礻comes from 示 (shi), which is a pictograph of an altar for sacrifice. 畐 comes from the pictograph of a jar held up by two hands (see the picture “A” above). It symbolises offerings and sacrifices.
The pictograph reminds us of the woman who offered her expensive alabaster jar of perfume to worship Jesus. (Matthew 26:7)
Our blessings originate from worship. Laying our offering with two hands on the altar of sacrifice is how we become truly happy. There is no greater offering we can give to God than to obey His law and live under His precepts.
In these uncertain times, we are constantly told to be cautious and to focus on wealth preservation. But indeed, the way to be blessed is expressed in Acts 20:35: “It is more blessed to give than to receive.”
他 要 像 一 棵 树 栽 在 溪 水 旁 ， 按 时 候 结 果 子 ， 叶 子 也 不 枯 乾 。 凡 他 所 做 的 尽 都 顺 利 。– 詩篇 1:2 (Chinese Union Version)
He is like a tree planted by the stream, bearing fruits on time, and the leaves will not dry up. Everything he does is smooth. – Psalm 1:3 (directly translated from Chinese to English)
Screenshot from https://answersingenesis.org/jesus/the-lamb-of-god-hidden-in-chinese-characters/
If you want to bear fruit, you need to be planted, and be planted in the right place. This would be beside the streams of living water. When we obey God’s laws, we will be nourished by God’s living water and bear fruits of righteousness.
We will also never be thirsty again. Neither will we wither, because God refreshes us with His Holy Spirit over and over again.
But it is important for us to remember that we are not righteous because of our works. Our righteousness 義 (yi) comes from God.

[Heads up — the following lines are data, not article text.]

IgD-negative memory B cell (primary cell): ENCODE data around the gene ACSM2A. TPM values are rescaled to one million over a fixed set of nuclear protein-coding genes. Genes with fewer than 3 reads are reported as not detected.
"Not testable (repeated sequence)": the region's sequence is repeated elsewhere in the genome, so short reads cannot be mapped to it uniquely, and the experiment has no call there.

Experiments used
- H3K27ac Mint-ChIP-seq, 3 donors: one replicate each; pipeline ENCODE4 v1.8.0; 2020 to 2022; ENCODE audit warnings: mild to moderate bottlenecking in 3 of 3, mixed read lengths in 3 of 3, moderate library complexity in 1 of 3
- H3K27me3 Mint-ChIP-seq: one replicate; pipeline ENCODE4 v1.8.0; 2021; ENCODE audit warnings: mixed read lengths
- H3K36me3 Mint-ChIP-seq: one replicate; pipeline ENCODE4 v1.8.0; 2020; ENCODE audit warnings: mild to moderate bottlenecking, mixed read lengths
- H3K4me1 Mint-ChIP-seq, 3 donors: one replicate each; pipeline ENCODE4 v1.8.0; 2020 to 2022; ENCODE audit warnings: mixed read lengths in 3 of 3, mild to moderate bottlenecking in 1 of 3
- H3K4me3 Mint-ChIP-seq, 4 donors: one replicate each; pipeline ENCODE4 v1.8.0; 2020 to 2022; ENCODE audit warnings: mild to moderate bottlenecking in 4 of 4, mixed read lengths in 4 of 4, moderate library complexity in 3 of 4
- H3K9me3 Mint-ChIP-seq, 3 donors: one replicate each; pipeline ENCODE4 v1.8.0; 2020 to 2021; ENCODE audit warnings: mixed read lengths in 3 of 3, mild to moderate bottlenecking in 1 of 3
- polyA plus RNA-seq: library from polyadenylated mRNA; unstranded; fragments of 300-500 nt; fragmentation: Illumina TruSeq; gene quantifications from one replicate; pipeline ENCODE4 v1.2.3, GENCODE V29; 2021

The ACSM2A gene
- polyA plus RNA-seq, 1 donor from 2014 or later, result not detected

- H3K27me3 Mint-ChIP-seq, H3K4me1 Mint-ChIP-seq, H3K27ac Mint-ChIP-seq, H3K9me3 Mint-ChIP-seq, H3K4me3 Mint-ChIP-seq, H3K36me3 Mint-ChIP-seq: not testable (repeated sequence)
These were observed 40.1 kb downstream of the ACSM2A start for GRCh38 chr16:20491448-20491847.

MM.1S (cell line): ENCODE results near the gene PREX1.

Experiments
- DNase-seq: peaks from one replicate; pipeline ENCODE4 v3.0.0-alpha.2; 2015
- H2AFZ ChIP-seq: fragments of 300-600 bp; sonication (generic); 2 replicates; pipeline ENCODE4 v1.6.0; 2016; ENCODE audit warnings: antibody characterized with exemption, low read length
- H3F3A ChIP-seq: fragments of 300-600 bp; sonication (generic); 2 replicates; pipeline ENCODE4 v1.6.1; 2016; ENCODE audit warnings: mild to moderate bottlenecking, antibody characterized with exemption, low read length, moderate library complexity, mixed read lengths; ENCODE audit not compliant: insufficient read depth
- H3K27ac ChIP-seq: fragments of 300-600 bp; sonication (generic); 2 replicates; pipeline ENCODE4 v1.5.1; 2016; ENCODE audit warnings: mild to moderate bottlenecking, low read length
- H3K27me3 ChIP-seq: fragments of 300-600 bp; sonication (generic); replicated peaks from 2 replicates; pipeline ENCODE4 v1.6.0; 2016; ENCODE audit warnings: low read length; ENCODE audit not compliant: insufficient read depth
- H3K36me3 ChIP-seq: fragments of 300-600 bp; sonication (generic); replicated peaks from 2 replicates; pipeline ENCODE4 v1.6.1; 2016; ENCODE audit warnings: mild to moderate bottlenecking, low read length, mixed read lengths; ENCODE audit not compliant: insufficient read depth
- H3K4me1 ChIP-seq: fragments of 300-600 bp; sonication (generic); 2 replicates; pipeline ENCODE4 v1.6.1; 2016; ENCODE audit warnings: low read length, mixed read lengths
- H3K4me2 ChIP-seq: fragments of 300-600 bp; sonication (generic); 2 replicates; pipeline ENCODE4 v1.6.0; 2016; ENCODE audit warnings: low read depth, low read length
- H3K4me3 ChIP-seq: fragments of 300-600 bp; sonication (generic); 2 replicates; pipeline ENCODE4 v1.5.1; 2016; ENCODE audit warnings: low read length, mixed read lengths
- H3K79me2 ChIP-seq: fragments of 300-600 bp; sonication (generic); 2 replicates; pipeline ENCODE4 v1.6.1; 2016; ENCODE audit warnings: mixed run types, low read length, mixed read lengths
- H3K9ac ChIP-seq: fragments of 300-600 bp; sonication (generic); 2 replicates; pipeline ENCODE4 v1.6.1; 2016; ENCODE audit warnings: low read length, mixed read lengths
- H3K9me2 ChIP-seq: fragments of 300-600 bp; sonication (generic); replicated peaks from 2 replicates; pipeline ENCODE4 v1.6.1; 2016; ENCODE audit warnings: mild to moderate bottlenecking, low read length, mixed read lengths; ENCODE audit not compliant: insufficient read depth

義 (yi) is made up of two parts. The top is a lamb 羊 (yáng), which covers “myself” 我 (wǒ). We are righteous because the Lamb of God covers us.
The word 我 (wǒ) is made up of a hand 手 (shǒu) and a spear 矛 (máo). The lamb of God was pierced for our transgressions (Isaiah 53:5) by our own spears. It is not because of our good works but it is God bearing the punishment for our evil that makes us righteous.
So let us stay humble, always remembering that no one can boast. There was nothing good in us. But thank God! He is changing us from glory to glory (2 Corinthians 3:18) and we are becoming just like Jesus, the perfect Lamb of God!
In Asia, many of us have a culture of “saving face”, to be image conscious and to hide anything that may be considered shameful. But as Christians, we do not need to “save face”. We are clothed with God’s righteousness (Isaiah 61:10) and we do not need to justify ourselves before Man.
Following God is countercultural. It is easy to want to be part of the crowd, but we must never compromise.
We must love and cherish God’s laws and meditate on them day and night. This is the only way for us to drink living water (John 4:13) and bear the fruits of righteousness.
However, we should be encouraged. We have a great cloud of witnesses in heaven (Hebrews 12:1) who have gone before us.
Even the ancient Chinese saw glimmers of God and embedded these perspectives into the Chinese language. During these coronavirus days of isolation, let us consider how we may encourage our fellow believers to love God’s laws and be truly blessed.